Articles and Case Studies

When curiosity kills professional conduct

22 Jun 2020

Janet Harry

by Ms Janet Harry

Eyes

When curiosity kills professional conduct

When a well known musician's COVID-19 became headline news, a hospital had to investigate a possible leak.

 

The case

A well-known rock band cancelled their tour and left the country with a plan to self-isolate at home. Prior to their departure, the lead singer became acutely unwell requiring hospitalisation and treatment after testing positive to COVID-19.

No one knew the singer had remained in Australia – so when the star’s diagnosis was splashed across the front page of a gossip magazine, the hospital had no choice but to investigate the leak. The article included specific clinical information that could only have been known by accessing the patient’s medical record.

The investigation

Several doctors at the hospital were asked to explain why they had apparently accessed the famous musician’s medical records. Although the investigation was being conducted by the hospital, the doctors were advised that they could be referred to the Australian Health Practitioner Regulation Agency if they were found to have breached hospital policy in relation to privacy.

 

What if I accessed the record?

 

With so much personal health information being stored online, regular audits are conducted within hospitals to ensure there is accountability when it comes to patient privacy. At MDA National, we have assisted several doctors who have been investigated for looking at the medical records of their partners, other family members, or ‘celebrity’ patients.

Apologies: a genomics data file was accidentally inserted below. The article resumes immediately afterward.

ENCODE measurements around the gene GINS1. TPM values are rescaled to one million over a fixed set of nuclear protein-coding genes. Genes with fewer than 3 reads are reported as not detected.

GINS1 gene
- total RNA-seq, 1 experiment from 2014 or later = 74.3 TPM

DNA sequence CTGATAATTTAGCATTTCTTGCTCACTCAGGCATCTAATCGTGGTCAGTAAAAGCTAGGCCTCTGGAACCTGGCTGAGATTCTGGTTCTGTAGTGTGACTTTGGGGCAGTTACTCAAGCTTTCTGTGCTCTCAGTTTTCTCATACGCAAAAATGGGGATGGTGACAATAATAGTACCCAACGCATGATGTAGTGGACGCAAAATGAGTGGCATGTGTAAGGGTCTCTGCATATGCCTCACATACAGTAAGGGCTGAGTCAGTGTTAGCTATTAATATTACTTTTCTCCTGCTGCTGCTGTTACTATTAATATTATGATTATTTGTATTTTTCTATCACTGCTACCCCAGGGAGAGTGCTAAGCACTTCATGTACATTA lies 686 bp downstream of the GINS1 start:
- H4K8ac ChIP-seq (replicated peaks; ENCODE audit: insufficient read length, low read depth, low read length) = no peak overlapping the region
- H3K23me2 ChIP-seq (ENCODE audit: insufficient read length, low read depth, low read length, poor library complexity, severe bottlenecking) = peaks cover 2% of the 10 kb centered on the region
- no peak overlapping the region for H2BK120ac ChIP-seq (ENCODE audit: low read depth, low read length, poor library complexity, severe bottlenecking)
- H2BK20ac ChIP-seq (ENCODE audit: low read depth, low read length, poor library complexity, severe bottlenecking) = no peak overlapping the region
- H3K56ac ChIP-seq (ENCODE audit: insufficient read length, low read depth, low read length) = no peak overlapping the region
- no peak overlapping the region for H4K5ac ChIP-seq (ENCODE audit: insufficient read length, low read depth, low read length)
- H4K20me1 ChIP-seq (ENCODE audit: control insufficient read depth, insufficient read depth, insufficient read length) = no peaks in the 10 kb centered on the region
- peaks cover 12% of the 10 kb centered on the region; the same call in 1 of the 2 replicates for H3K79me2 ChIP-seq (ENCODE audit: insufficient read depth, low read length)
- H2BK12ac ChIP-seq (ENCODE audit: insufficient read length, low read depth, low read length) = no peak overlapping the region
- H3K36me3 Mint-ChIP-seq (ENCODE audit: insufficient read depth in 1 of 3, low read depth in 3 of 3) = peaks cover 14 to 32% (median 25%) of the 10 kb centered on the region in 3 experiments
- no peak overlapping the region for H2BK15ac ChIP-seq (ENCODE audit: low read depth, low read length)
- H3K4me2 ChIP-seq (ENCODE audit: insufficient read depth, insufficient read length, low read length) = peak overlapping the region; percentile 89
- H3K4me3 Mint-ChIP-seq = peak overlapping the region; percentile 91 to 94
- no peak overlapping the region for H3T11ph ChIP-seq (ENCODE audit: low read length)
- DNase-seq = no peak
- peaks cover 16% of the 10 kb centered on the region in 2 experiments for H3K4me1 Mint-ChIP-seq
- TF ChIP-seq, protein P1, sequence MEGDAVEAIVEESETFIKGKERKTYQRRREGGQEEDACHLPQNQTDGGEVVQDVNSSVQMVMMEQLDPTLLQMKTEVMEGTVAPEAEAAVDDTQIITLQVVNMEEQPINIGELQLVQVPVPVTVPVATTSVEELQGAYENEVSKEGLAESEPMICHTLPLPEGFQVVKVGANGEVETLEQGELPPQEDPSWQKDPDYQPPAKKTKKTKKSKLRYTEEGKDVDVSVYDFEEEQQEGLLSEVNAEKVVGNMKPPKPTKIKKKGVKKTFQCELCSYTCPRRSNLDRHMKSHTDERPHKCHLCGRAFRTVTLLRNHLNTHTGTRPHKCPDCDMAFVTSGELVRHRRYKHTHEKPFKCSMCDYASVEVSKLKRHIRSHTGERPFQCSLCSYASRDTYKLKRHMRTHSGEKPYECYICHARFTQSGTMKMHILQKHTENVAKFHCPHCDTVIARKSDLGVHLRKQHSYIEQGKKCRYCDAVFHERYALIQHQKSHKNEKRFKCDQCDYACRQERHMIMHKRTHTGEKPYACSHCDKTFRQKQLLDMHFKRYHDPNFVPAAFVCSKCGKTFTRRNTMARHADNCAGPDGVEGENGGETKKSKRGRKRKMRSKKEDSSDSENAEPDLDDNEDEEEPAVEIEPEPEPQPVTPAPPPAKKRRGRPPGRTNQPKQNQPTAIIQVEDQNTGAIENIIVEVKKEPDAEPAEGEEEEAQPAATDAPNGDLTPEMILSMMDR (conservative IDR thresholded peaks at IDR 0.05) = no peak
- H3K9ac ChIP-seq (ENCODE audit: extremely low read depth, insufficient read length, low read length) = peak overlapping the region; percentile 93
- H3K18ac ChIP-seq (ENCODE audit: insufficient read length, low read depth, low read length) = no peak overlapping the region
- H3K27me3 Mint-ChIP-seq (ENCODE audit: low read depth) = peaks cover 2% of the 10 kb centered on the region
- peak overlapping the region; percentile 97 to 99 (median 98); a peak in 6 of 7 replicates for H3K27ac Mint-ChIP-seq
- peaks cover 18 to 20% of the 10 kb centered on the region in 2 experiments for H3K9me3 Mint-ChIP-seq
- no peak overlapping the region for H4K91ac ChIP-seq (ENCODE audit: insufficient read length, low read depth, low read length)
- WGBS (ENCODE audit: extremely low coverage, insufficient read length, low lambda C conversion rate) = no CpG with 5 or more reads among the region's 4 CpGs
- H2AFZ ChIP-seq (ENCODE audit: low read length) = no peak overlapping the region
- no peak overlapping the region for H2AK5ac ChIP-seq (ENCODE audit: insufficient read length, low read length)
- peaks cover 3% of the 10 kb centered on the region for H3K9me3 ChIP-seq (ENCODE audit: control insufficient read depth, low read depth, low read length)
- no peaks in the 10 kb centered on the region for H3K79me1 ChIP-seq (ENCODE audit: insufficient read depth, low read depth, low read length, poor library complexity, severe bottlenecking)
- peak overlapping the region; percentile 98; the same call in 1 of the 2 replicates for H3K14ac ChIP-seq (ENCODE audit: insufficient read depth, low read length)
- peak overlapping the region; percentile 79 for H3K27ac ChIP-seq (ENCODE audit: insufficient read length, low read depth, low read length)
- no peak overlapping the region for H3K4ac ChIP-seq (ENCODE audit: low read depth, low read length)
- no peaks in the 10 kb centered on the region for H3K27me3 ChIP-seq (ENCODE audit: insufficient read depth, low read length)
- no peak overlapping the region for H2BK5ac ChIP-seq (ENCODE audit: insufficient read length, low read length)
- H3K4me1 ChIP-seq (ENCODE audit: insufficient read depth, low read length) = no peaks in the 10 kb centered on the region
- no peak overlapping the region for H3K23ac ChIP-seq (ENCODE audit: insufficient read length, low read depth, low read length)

Significant penalties can apply if you’re found to have accessed medical records without clinical justification. In addition, there can be serious consequences at work – including disciplinary action, and even dismissal.

Medical practitioners working in hospitals should ensure they only access records and other health information about a patient when involved in the care of that patient, or for a purpose approved under hospital policy.

 

Things to think about

  • Ignorance is a poor defence if you knowingly breach a patient’s privacy. Ensure that you know your hospital’s policy on privacy, as it’s not enough to claim you were unaware of its existence.
  • Make sure you log out after accessing your patient’s records so that your login credentials cannot be used inappropriately by anyone else. There are many good reasons to protect your electronic footprint, and patient privacy is certainly one of them.
  • If there is a universal login ID, ensure that you only access records where you’re personally involved in a patient’s care, or you have been directed to do so by someone senior.
  • If you believe there is a genuine educational or other reason for you to access patient information, discuss this with your supervisor and document the discussion before accessing the notes.
  • Remember that the bigger the celebrity, the greater the risk that their personal health will be inappropriately accessed, and an electronic audit trail examined.

Communication with Patients, Confidentiality and Privacy, Complaints and Adverse Events, Medical Records and Reports
 

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